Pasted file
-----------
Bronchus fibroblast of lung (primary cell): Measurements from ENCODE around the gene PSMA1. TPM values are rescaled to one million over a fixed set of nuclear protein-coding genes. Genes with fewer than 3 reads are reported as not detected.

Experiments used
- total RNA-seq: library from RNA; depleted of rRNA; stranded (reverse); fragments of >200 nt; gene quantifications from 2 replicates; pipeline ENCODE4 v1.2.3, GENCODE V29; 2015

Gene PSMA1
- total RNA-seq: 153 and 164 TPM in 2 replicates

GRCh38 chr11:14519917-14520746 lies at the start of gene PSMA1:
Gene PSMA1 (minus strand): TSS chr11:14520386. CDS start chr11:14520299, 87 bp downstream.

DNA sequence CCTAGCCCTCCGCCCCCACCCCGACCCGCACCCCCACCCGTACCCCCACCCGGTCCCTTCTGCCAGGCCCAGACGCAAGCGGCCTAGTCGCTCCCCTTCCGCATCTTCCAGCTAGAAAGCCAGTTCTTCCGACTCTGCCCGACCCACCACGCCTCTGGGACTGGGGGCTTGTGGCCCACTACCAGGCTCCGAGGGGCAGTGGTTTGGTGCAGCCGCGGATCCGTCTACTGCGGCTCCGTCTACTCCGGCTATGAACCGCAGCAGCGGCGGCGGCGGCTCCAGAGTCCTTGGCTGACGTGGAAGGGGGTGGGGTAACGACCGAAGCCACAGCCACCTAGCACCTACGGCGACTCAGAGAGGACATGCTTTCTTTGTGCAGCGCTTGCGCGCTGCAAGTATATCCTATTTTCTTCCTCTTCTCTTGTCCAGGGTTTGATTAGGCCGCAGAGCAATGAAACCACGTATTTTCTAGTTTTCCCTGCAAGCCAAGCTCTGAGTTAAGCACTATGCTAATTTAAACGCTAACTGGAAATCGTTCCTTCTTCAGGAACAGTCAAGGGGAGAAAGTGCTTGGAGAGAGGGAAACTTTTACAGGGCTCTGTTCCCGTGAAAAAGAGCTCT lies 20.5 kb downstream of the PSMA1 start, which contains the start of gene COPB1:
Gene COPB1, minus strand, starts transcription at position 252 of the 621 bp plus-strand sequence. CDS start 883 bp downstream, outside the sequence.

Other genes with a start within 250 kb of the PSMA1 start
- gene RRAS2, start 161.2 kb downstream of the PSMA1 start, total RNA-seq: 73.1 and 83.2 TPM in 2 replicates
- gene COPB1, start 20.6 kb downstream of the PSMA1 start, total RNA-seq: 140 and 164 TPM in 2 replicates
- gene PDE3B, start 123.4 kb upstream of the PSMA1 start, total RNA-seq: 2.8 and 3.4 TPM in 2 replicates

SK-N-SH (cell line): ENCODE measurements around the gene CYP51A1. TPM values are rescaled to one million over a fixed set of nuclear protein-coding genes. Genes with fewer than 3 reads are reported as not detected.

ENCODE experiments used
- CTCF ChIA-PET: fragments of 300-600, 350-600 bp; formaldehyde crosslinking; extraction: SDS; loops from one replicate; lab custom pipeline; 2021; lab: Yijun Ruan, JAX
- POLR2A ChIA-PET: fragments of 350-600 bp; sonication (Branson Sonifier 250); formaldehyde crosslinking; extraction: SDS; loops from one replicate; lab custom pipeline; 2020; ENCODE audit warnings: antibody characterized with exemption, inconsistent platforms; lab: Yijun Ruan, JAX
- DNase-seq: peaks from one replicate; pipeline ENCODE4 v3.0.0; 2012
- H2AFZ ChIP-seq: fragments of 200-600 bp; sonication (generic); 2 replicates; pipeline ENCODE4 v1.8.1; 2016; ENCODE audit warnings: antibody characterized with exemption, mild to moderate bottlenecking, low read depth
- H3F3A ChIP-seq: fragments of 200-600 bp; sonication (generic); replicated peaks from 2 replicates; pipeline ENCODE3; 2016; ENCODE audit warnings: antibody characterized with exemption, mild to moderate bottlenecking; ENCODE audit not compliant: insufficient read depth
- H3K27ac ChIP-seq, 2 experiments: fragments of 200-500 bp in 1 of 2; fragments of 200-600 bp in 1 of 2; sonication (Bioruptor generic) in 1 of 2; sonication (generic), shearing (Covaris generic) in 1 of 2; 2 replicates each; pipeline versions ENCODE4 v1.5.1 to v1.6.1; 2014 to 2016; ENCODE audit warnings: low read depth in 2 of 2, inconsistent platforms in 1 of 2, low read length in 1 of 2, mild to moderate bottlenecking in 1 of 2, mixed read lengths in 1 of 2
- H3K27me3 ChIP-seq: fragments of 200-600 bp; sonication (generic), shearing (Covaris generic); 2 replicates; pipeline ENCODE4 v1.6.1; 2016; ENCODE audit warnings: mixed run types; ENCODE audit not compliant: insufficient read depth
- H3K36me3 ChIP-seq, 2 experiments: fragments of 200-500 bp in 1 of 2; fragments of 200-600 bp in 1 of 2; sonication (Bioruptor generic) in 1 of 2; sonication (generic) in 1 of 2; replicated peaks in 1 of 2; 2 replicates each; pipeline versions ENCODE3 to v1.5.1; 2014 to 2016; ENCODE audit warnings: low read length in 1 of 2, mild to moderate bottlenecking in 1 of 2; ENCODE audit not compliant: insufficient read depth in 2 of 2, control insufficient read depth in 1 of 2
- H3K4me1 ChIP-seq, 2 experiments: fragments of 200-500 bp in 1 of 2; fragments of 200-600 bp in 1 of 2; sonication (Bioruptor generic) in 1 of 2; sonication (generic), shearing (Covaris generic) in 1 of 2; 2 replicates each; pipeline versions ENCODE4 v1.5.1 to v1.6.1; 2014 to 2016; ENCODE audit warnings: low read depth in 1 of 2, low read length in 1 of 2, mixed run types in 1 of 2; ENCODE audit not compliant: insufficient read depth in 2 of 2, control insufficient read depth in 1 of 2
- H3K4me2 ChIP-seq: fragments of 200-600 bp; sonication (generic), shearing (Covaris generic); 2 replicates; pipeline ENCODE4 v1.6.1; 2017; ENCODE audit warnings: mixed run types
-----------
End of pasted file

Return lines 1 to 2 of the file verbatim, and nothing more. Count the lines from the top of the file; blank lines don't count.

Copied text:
Bronchus fibroblast of lung (primary cell): Measurements from ENCODE around the gene PSMA1. TPM values are rescaled to one million over a fixed set of nuclear protein-coding genes. Genes with fewer than 3 reads are reported as not detected.

Experiments used